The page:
Published: Aug 21, 2012 07:00 PM
Modified: Aug 21, 2012 04:32 PM
Roses to Kim and Stephanie Anderson, and to the wonderful staff at the N.C. Jaycee Burn Center at UNC Hospitals.
Kim and Stephanie, along with friends, founded the Anderson Family Fund last year to raise money for patients of the Burn Center. Last weekend they staged the second annual Healin With a Feelin fundraising concert at The ArtsCenter. The inaugural concert last year pulled in more than $12,000, which went to buy sun-protection clothing, compression gloves and other protective and recovery items for Burn Center patients who cant afford such supplies.
The Andersons have a personal reason for wanting to support the demanding and important work the Burn Center does. On March 10, 2010, their kitchen caught fire. Stephanie was out of town. The children, Drew and Emma, made it outside. Kim tried to put out the blaze; the last thing he remembers is grabbing a pan and feeling it burn his hand.
Drew pulled him out of the house, and emergency crews rushed him to the Burn Center. He stayed there for almost five months. He suffered second- and third-degree burns so severe that the doctors kept him in a medically induced coma for two months to regulate his fluids and slowly, carefully bring him back. He lost a finger on his right hand, and he has endured five skin graft surgeries.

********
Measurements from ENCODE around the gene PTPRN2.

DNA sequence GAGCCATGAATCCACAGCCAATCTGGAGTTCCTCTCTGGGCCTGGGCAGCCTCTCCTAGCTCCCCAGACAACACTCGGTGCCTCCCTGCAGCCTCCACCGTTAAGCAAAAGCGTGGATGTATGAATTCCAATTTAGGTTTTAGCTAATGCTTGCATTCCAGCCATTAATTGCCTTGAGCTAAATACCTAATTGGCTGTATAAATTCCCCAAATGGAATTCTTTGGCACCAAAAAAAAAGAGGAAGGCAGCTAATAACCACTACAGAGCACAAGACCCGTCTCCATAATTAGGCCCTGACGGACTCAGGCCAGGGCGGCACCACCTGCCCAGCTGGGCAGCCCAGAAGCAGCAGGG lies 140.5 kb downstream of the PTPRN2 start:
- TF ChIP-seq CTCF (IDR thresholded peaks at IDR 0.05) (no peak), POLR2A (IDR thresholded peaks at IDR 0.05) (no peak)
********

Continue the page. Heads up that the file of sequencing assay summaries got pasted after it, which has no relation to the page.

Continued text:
Kim and Stephanie established the fund as a way to express their thanks, appreciation and admiration for the work the Burn Center staff does. Kim knows that many patients dont have access to the insurance and resources he was able to lean on; the fundraiser he has established gives those folk a generous helping hand.
Roses to the State Employees Credit Union Foundation and its members, who recently provided $140,000 to the North Carolina Symphony to pay for a new 28-foot insulated vehicle.
The vehicle will allow the symphony to transport its instruments from one end of the state to the other in a safe, temperature- and humidity-controlled environment, essential to maintain the instruments in good condition.
The funding will help the symphony continue its long and proud tradition of taking music to the people of North Carolina. The symphony performs more than half of its approximately 175 concerts each year outside the Triangle; the symphony travels more than 12,000 miles each year to perform concerts not only in concert halls but in auditoriums, school gyms and outdoor venues. Among other things, the symphony presents some 40 full-orchestra Education Concerts for elementary schoolt students.
The traveling component of the symphony has been a part of its mission ever since it was founded in Chapel Hill in 1932, and under the leadership of longtime director Benjamin Swalin, the symphony reached into every corner of the state and added the educational focus to its goals.
The symphony is now based in Raleigh, but it belongs to all North Carolinians, and were happy that it is continuing to take its music on the road.
All rights reserved. This copyrighted material may not be published, broadcast or redistributed in any manner.